New Urban School academic initiative aims to create global citizens

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Aideen Murphy (’14) teaches “Duck, Duck, Goose” to children from a Mumbai school run by Teach for India fellows. Urban students visited the school in Dec. to understand how different problems, such as education, are being addressed in India.

Sabrina Werby and Cody Siler, Staff writers

Urban’s curriculum committee is tackling the new frontier of global education as part of its Vision 2013 initiative. Over the next few years, students can expect to get Skype buddies, study global issues such as poverty, and travel to foreign lands — though trips may take place more often via a keyboard than an airplane.

“We have been thinking about global education,” confirmed Emily Morris (’13), a member of Urban’s curriculum committee, adding that “global education doesn’t necessarily mean lots of trips.”

Instead of journeying outside the classroom, Urban plans to use technology to make student global citizens. According to Steve “Esteban” Speier, head of the language department, a student in Spanish class at Urban may have a Skype buddy in a high school level English class in Chile. They would engage in a 10-minute conversation in English followed by a 10-minute conversation in Spanish.

In today’s shrinking world, it’s clear that global education may quickly become a necessary part of a complete education.

“I believe that Urban students go on to be extraordinary leaders,” says Spanish and service learning teacher Tomás Jacquez. Accordingly, “we feel that students need to be equipped with a multicultural and global skill set and literacy,” Jacquez said.

The de-emphasis on trips aside, there’s definitely a global spin at Urban these days. A group of nine Urban students went on a school-sponsored trip to China last summer, and Upperclassmen Dean Dan Matz led a 19-day trip to India for students in December. Chinese students also visited Urban in February as part of a student exchange.

Urban students who have gone abroad on family or school-sponsored trips say that such experiences can produce valuable insights about everything from global warming to poverty.

“I think there is a huge benefit to global education,” said Anne Vetter (’12). “When I lived last year in the Bahamas, I got a totally different perspective. It changed the way I saw my own life after seeing how so many people lived.”

“More than just exposure to another culture, living in a different place allowed me different opportunities,” Vetter said. “For example, I can’t go out scuba diving (at home) and see the effects of climate change on the oceans in San Francisco.”

“There is a huge difference between what you hear and what you see,” says Cole Larsen (’12), who went on the December trip to India. “For example, going to a slum —reading about it, you can get a sense (of things), but not until you see it in the context of the city, juxtaposed with the extreme wealth do you begin to understand.”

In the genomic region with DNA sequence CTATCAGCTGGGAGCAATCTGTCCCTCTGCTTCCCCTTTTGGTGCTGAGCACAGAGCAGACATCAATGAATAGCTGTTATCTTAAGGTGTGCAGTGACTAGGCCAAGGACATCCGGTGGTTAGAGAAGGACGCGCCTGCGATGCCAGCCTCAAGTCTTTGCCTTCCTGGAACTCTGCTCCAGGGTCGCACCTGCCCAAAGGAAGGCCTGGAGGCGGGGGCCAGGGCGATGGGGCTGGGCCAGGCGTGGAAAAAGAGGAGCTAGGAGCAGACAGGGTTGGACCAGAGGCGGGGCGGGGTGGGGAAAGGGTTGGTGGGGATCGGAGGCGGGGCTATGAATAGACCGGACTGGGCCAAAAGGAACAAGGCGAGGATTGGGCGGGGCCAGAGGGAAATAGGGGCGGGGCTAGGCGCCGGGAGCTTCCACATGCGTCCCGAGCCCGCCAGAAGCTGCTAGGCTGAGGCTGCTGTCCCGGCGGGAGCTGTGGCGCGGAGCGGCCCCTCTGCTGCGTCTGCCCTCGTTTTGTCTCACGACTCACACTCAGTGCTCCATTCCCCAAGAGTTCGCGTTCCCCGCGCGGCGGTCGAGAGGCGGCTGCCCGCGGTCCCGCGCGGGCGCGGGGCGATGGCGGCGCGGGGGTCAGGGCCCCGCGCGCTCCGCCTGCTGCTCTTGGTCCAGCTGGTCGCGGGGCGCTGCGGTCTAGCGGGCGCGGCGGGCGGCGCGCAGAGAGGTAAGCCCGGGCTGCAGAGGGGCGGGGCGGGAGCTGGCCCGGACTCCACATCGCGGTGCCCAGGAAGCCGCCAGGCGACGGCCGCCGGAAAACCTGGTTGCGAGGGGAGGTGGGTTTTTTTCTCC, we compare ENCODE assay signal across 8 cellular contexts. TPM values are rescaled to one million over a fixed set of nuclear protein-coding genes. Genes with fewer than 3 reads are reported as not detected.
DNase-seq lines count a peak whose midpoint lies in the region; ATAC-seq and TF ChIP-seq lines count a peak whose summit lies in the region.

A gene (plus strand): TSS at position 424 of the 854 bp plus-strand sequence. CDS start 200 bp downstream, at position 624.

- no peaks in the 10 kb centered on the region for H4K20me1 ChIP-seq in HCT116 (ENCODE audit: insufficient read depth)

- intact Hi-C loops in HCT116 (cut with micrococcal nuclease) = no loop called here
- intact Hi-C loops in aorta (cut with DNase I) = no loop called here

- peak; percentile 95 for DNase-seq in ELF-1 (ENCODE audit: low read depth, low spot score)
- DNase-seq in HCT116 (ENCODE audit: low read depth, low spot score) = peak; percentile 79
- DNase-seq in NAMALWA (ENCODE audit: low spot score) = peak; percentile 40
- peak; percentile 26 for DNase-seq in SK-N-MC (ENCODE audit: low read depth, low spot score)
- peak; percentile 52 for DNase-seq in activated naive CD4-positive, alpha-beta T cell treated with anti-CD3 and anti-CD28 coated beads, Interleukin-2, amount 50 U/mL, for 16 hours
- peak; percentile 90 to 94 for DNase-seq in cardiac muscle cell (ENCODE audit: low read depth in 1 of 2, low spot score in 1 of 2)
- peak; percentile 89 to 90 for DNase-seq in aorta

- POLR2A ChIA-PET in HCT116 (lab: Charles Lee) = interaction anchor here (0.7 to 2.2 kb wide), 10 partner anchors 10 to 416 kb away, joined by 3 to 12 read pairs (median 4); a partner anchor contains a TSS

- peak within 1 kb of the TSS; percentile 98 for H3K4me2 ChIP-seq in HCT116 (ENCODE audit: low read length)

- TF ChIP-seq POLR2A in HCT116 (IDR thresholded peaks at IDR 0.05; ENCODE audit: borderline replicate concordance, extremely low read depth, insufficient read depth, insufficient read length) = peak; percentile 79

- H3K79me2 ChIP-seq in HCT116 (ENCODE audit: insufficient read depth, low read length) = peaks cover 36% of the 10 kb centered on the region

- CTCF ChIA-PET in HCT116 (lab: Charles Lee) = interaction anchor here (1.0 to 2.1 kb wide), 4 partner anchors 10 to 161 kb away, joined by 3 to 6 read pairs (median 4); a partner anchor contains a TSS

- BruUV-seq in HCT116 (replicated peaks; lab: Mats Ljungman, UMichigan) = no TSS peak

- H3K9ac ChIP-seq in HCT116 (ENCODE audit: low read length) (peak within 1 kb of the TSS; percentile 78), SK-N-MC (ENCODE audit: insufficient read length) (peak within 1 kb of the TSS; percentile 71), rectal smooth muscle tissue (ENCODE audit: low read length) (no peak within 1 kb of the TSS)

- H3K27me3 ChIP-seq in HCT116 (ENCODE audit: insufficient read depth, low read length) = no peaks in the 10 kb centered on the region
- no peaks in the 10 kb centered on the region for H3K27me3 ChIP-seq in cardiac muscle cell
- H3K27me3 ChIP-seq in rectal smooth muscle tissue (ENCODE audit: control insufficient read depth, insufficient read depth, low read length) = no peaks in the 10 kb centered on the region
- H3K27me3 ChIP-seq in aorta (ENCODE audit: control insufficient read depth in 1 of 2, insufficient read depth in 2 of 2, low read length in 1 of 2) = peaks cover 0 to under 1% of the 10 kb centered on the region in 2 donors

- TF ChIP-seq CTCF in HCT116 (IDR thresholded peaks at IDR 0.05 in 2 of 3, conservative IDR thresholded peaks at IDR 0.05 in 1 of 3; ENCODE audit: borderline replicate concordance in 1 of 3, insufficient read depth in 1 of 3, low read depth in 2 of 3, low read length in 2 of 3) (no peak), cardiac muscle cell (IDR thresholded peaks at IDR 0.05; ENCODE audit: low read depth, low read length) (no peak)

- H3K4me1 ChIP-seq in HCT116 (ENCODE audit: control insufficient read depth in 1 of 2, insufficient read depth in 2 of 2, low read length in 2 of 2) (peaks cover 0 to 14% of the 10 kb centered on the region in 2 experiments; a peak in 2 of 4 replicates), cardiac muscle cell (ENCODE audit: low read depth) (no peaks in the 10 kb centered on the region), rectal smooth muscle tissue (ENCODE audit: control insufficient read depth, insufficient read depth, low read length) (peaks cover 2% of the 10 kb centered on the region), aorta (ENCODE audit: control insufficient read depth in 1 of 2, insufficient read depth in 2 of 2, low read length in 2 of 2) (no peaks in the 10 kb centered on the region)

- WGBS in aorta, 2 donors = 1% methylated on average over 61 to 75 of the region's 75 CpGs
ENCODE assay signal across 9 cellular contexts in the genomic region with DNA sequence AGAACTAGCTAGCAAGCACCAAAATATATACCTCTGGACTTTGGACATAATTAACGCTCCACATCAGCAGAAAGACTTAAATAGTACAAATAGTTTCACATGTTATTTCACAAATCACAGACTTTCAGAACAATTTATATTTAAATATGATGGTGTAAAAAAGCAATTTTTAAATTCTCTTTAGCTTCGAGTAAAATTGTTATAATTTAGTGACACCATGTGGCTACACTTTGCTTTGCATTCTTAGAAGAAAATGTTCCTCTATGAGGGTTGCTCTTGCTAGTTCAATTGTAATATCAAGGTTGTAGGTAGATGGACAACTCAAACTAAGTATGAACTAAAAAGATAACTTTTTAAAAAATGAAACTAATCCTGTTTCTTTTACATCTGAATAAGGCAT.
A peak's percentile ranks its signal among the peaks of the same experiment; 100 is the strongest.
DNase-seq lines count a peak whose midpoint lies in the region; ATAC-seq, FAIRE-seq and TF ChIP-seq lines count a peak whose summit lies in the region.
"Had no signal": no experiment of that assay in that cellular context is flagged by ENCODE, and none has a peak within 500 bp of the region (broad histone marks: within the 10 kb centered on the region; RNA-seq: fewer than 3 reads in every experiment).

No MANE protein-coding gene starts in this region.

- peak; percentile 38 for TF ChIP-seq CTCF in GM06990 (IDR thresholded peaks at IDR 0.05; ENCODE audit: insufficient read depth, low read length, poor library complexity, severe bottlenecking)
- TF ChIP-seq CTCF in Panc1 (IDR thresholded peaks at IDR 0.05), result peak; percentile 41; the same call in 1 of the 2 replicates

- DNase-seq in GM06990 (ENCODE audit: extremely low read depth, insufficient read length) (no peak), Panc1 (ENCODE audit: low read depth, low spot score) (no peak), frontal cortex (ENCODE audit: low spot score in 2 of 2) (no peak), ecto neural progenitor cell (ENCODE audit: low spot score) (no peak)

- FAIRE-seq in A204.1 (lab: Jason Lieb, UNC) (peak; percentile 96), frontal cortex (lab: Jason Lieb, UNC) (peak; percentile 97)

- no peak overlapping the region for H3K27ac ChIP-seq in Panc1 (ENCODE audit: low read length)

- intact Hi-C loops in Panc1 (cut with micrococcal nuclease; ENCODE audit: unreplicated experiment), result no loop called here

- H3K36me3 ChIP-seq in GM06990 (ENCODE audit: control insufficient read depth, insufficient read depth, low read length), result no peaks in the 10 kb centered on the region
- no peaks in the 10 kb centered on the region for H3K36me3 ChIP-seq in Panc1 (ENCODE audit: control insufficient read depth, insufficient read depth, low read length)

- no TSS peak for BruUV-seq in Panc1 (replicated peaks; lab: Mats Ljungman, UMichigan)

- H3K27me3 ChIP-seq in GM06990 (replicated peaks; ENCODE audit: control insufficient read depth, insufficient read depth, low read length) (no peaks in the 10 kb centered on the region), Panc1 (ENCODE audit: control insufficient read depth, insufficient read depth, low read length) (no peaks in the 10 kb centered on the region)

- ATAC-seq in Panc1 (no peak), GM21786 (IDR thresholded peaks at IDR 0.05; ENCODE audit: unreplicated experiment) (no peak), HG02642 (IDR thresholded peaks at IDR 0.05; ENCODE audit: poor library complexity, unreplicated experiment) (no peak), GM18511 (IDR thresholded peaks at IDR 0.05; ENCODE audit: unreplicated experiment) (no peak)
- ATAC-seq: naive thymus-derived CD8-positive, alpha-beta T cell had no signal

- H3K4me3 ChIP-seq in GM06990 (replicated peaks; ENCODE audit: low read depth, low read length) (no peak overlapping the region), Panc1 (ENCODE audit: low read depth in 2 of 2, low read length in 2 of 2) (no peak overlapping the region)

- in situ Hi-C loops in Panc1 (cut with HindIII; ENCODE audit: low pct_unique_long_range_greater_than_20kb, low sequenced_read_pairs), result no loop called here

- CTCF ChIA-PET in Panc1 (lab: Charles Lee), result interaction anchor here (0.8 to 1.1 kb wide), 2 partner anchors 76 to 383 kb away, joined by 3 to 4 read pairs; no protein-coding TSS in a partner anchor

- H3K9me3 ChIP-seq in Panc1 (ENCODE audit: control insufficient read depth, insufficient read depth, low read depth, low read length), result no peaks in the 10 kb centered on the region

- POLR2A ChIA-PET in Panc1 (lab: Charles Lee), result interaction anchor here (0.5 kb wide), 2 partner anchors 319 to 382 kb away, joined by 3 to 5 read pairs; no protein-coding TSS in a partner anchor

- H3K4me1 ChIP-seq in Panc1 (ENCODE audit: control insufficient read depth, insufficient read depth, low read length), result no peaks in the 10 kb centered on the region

Leaving the Urban classrooms pushes students to explore an entirely different kind of learning. “I learned how not to only think of myself as a student, dissecting everything, but as a listener,” says Hannah Gorman (’12), who went on an Urban trip to McComb, Miss., last spring. “And when I am in a culture I know nothing about, everyone is a teacher. I got to let go of my filters and just listen.”

Matz agrees that on trips, “there is a different kind of learning that happens.”

However, even a global learning initiative can’t reach everyone. The financial aid on Urban’s international trips will be consistent with the percentage of aid provided to the student for tuition.

“One way to think about global education is (as) 21st century education,” Matz said. “A strategic global education plan will not involve a lot of trips. The Urban School is about what happens in the classrooms.”

Students agreed. “I don’t think I am missing anything,” says Megan Madden (’12), who took Matz’s South Asian class but did not go on the India trip. But she added that “kids who went to India have the ability to be personally invested in something, (and) thus have more interest to study.”

Self-reflection and exploration may also help Urban students to understand their place in the world. “We are focusing on what kind of skills we want Urban students to graduate with,” says Morris. “We want students to develop skills as attitudes and aptitudes and become active learners. People who search for the why of every what.”

“We are at a point now of change of leadership in the world,” said Jacquez. “To make the planet a better place, communities are going to have to come together on an international level.”

Apart from exposure to different cultures and developing a different approach to learning, going abroad “helps you see how you view your own country,” says Larsen. That self-reflective experience was  “the most powerful part of the trip,” says Matz. India “was so confounding that you couldn’t help but take those things in and ask questions about yourself and your place in the world.”